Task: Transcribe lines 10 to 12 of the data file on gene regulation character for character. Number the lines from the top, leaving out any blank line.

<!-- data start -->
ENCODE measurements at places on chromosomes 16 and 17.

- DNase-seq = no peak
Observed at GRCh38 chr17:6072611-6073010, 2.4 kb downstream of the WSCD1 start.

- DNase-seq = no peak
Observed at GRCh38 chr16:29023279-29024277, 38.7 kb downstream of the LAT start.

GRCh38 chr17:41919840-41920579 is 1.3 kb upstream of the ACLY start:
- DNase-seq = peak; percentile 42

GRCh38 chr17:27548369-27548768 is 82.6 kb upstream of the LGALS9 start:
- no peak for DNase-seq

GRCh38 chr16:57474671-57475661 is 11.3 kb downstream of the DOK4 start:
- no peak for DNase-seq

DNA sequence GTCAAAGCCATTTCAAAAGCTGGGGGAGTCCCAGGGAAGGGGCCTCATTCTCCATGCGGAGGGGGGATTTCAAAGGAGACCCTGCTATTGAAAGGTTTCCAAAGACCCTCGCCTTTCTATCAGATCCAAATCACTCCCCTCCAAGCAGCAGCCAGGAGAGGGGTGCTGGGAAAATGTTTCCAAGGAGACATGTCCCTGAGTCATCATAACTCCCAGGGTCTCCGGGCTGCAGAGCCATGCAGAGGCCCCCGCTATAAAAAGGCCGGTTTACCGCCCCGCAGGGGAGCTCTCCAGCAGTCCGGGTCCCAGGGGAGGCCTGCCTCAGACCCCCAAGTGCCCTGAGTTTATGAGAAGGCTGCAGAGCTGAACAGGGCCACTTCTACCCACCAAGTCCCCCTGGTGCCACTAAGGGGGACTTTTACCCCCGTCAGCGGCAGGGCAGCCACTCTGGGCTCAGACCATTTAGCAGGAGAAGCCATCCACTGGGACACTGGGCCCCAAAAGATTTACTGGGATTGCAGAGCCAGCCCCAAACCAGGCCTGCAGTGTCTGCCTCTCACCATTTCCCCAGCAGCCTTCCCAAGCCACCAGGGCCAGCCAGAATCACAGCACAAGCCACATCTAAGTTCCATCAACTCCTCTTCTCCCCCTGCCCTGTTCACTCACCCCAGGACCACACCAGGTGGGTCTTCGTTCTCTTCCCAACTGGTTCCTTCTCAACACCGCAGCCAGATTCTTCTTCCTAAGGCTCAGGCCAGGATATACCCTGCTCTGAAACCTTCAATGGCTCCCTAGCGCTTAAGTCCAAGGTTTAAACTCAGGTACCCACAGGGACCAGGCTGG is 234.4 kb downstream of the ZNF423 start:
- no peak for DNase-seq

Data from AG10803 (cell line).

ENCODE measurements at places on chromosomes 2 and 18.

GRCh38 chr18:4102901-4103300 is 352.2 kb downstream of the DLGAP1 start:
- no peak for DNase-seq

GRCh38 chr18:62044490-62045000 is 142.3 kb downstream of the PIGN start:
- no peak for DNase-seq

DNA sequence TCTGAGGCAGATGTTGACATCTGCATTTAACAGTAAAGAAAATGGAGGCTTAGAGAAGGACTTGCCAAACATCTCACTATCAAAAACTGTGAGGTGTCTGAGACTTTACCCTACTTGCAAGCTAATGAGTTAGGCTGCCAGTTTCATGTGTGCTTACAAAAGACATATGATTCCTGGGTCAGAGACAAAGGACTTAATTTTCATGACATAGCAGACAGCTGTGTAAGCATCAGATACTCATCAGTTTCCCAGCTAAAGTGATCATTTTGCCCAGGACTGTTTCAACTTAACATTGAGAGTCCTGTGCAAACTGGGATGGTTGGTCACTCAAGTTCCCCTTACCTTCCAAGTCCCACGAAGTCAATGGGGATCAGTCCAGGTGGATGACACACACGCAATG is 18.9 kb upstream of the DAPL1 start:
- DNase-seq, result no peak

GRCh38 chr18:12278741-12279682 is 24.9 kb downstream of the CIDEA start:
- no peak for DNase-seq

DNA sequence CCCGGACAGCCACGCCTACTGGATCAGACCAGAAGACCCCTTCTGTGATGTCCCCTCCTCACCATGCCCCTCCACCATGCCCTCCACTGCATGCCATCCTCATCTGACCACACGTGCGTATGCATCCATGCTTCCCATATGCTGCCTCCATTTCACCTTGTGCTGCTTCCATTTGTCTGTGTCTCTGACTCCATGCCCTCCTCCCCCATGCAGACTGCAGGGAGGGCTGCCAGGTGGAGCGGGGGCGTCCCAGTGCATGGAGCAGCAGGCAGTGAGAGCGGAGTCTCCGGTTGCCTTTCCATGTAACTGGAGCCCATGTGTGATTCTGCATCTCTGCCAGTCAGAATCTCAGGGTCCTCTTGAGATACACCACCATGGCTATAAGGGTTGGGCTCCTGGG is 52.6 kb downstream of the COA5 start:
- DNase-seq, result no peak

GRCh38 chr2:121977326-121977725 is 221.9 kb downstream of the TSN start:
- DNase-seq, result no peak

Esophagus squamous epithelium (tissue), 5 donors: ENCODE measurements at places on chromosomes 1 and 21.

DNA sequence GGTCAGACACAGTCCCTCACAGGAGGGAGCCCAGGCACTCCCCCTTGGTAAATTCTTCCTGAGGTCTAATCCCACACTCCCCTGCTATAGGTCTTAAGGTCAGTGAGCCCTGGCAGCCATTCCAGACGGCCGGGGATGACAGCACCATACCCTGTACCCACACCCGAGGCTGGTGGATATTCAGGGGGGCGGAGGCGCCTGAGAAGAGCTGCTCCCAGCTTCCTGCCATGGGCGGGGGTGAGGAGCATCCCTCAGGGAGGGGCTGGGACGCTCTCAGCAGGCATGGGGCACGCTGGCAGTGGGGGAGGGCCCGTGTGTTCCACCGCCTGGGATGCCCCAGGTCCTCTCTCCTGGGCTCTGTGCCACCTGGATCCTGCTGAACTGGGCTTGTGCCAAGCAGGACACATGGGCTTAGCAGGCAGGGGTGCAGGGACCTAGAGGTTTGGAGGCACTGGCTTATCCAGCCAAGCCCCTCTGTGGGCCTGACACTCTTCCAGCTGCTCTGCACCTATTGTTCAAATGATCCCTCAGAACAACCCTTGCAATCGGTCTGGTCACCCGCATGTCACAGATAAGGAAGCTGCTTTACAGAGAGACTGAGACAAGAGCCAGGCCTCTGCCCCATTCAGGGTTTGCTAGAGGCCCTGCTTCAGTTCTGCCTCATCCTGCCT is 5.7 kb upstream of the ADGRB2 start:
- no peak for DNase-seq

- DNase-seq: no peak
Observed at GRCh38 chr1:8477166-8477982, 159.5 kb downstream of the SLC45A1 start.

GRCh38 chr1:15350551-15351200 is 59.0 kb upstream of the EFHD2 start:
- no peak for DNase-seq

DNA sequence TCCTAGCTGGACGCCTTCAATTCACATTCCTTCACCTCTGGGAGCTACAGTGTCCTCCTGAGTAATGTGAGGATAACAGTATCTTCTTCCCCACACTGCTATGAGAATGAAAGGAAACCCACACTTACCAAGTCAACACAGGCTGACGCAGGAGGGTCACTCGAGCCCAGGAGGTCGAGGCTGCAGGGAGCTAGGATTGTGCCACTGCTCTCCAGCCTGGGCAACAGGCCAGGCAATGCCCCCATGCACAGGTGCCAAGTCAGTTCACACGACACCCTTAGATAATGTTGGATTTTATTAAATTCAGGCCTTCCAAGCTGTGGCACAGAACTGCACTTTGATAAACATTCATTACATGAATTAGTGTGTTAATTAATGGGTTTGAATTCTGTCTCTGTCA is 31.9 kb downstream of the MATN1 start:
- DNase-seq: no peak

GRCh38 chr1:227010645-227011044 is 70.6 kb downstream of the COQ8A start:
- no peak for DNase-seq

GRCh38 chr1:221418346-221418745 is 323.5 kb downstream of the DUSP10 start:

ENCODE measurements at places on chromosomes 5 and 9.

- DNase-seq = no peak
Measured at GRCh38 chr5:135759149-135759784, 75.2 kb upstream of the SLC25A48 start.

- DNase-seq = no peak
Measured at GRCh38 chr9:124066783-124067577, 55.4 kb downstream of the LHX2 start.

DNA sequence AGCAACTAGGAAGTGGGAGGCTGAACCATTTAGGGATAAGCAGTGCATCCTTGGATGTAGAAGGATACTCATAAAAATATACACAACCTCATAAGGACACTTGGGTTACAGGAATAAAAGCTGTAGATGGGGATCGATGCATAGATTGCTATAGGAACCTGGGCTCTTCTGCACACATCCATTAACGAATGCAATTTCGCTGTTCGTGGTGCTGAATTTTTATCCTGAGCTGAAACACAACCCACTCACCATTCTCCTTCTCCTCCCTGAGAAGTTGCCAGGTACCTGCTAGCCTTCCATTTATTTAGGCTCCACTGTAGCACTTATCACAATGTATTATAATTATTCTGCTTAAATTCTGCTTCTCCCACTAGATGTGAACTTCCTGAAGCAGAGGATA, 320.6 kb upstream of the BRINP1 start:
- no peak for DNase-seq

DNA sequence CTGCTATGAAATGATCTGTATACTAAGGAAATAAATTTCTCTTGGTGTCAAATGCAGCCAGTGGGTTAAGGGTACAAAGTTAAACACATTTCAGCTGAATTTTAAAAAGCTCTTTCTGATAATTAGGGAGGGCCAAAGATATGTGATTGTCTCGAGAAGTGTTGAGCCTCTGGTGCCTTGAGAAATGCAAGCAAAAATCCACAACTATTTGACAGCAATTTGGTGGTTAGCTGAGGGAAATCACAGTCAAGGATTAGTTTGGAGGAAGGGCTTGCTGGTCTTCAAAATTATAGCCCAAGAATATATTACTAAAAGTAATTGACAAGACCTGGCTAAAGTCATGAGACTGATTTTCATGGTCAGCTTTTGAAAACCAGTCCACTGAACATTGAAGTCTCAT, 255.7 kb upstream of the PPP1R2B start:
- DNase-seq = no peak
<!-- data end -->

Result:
GRCh38 chr16:57474671-57475661 is 11.3 kb downstream of the DOK4 start:
- no peak for DNase-seq

DNA sequence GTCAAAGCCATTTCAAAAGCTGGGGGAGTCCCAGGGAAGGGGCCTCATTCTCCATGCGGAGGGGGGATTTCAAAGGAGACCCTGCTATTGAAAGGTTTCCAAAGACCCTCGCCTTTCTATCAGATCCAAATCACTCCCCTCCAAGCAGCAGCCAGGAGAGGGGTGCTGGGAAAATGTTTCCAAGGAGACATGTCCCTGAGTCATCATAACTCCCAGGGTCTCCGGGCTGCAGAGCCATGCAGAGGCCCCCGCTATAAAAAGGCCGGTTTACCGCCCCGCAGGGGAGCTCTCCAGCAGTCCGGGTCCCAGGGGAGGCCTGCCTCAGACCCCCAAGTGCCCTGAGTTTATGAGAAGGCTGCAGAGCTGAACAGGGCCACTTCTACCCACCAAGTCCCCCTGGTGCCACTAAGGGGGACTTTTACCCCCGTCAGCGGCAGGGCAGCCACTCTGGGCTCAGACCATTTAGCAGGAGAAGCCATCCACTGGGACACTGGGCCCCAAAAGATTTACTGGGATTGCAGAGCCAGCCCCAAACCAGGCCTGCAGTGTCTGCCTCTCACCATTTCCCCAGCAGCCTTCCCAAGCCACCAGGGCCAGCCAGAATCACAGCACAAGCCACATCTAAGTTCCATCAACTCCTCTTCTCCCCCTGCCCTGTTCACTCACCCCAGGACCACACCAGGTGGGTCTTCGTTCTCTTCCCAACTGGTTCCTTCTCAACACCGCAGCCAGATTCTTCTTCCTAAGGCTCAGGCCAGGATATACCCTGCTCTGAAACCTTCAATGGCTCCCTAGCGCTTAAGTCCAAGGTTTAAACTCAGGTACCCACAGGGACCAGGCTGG is 234.4 kb downstream of the ZNF423 start: